Wealth management is a demanding industry. Cutting-edge technology is creating efficient approaches to serving clients and managing money, while it’s also challenging the old ways of doing business. Clients want more personalized experience, and to meet their fiduciary responsibility financial advisors need to look beyond generalized stereotypes to understand the clients they’re working with. Men and women, young and old- investors are different. But they also may have more in common than you think.
Think about the risk tolerance questionnaires financial advisors have been utilizing for years. The industry has relied on subjective questions to assess client risk. But risk aversion and loss aversion aren’t the same thing, and subjective questionnaires don’t account for this difference. Risk aversion is an investor’s willingness to make investments with uncertain outcomes, while loss aversion measures the extent to which downside scenarios are felt more severely in the evaluation of uncertainty. Questions asking investors about their emotions regarding losses or about investment decisions after losses occur will probe loss aversion alone, giving a limited understanding for advisors to work with. Likewise, the usual questionnaires also do not account for investors gaming the system, intentionally or not, as they respond in ways they think they should to get the returns they think they should have.
Look at how the gender divide plays out with investments. We did a study having men and women assess their perceived and actual knowledge of personal finance. The former is what comes across in standard financial advisor questionnaires. We found that men are very confident in their perceived financial knowledge, while women are much less confident. This may not come as much of a surprise to financial advisors, who often see men as more risk-taking investors. But the surprising part of our study was that the “actual” knowledge of men fell short of their “perceived” expectations, while women saw the opposite effect. In other words, men have a lower actual knowledge score than anticipated and women have a higher actual knowledge score. Understanding this gap should change financial advisors’ conversations with clients.
Advisors recommendations need to understand how investors understand and approach risk, and separately losses. Investors won’t only be steered in the direction of investments they’re comfortable with, but advisors can also coach investors and build their confidence.
The study we performed looked at men and women, but regardless of gender and age, increased wealth also corresponded with increased risk appetite and a reduced loss aversion. In other words, don’t just rely on demographic stereotypes alone. If advisors want to better meet client needs, as well as convert new clients, they need to dig deeper into behavioral patterns. The easiest way to do this is to tap the technology available to highlight behaviors and fine-tune client conversations. Taking advisor relationships beyond the generalized demographics is what will differentiate a client’s experience.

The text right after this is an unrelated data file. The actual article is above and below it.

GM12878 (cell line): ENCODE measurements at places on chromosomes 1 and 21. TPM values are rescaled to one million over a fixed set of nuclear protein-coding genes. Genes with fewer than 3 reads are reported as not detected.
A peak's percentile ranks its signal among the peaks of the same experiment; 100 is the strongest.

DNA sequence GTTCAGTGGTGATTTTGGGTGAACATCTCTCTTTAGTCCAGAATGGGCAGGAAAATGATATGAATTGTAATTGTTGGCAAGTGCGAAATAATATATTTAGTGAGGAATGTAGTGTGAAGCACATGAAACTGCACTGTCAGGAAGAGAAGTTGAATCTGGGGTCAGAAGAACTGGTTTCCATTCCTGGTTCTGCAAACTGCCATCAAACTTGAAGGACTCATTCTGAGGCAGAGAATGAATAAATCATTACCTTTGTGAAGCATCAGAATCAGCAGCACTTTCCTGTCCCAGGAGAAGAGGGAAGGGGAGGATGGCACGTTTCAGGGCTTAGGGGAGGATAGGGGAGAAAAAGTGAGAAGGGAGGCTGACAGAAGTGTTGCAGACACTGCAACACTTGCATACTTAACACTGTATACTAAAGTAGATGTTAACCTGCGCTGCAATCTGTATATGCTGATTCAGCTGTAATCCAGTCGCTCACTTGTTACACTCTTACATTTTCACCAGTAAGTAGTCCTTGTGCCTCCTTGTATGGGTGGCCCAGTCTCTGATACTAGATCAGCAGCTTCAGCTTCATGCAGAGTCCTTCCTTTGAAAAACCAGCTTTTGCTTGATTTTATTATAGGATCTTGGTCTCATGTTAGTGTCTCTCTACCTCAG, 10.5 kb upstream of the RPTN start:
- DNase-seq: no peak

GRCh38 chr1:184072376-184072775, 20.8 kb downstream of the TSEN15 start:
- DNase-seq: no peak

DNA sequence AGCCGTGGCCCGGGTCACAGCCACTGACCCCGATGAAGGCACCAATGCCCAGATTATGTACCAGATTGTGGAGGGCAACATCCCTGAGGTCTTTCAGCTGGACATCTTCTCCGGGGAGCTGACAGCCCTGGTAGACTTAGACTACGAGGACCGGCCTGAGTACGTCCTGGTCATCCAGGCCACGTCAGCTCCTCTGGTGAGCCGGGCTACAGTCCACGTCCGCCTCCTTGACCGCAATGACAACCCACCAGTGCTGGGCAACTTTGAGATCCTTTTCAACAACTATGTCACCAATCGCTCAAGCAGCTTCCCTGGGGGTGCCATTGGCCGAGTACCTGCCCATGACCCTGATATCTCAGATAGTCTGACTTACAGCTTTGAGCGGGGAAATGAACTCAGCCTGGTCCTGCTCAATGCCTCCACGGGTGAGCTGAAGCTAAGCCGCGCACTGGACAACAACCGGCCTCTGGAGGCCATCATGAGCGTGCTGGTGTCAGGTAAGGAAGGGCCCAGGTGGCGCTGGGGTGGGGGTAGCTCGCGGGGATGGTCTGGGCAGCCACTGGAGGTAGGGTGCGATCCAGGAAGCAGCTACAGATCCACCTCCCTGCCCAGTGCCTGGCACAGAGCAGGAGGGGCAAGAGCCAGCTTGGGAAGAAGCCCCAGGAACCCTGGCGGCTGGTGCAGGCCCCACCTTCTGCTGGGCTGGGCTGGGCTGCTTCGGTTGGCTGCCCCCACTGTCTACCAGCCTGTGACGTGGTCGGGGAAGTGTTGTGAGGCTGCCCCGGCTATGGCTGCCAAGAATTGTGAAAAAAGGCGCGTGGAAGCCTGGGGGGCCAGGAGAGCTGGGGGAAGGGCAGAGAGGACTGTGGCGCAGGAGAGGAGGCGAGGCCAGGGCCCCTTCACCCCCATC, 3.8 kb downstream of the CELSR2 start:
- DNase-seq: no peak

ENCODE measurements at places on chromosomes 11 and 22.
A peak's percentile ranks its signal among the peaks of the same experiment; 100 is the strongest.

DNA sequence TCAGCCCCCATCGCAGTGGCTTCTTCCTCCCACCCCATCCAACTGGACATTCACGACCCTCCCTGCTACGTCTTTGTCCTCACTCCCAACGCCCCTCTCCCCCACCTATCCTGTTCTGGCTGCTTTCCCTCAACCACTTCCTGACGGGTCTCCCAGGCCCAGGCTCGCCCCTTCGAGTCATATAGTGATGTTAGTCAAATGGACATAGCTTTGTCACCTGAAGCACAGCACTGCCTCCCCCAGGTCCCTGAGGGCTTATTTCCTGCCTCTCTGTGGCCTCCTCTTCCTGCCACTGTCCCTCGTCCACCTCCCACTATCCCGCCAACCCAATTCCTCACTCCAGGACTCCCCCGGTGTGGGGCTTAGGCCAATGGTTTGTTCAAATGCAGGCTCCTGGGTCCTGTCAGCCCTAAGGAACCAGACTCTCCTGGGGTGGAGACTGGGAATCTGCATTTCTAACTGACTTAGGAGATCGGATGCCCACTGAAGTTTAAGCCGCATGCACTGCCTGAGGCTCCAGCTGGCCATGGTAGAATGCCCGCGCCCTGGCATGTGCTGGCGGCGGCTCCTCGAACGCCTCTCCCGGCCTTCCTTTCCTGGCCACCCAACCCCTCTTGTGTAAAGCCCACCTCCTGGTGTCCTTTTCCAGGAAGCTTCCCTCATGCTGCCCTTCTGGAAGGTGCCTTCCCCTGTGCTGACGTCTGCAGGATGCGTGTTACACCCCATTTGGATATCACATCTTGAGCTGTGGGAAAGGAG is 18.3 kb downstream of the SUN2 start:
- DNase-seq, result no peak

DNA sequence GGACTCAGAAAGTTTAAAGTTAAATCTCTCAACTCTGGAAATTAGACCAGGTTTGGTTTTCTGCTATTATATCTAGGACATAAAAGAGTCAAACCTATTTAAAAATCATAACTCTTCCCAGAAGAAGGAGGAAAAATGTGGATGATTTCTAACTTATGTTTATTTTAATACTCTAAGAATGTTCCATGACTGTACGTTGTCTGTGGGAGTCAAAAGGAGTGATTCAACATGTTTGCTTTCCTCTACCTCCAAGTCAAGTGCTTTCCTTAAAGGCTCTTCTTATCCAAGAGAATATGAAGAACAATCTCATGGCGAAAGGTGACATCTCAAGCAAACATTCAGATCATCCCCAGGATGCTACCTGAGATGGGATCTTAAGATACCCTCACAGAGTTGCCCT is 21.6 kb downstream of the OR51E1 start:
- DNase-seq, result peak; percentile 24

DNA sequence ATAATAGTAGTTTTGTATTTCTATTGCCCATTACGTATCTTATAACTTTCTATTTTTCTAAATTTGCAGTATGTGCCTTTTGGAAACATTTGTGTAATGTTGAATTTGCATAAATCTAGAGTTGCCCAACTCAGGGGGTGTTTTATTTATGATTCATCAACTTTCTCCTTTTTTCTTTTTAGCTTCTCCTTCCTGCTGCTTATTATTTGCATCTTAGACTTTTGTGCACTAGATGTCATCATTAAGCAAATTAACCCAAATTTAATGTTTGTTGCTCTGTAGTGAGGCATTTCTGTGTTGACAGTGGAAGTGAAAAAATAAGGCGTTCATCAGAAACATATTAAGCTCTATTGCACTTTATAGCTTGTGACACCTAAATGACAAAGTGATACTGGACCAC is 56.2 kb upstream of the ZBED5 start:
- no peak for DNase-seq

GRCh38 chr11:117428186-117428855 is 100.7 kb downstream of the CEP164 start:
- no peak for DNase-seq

The addition of technology like behavioral questionnaires in client relationships shouldn’t be looked at as an additional expense or a way to cut down on human wealth managers. Quite the opposite in both cases! Products that can save financial advisors time guiding clients toward investments that both make sense for them and keep them comfortable are revenue generating for wealth management firms. Today’s clients want personalized experiences, and its financial advisors’ duty to give that to them. Technology is merely a way to get that done.
About the Author
Andrew Rudd founded Advisor Software in 1995 to deliver world class analytics to the retail financial services market. He is an expert in asset allocation, modern portfolio theory, risk management, and performance measurement. Dr. Rudd is also a co-founder and former chairman and CEO of Barra, Inc., where he served as CEO from 1984 to 1999. He is the co-author of two industry-leading books on institutional investing: "Modern Portfolio Theory: The Principles of Investment Management" and "Option Pricing." Dr. Rudd was also Professor of Finance and Operations Research at Cornell University in Ithaca, New York. In addition, he has written numerous journal articles and research papers on a wide range of domestic and international investment practices and theories. Dr. Rudd received his Bachelor of Science degree with honors in Mathematics and Physics from Sussex University in England, and earned a M.Sc. in Operations Research, an M.B.A in Finance and International Business, and a Ph.D. in Finance and Operations Research from the University of California, Berkeley.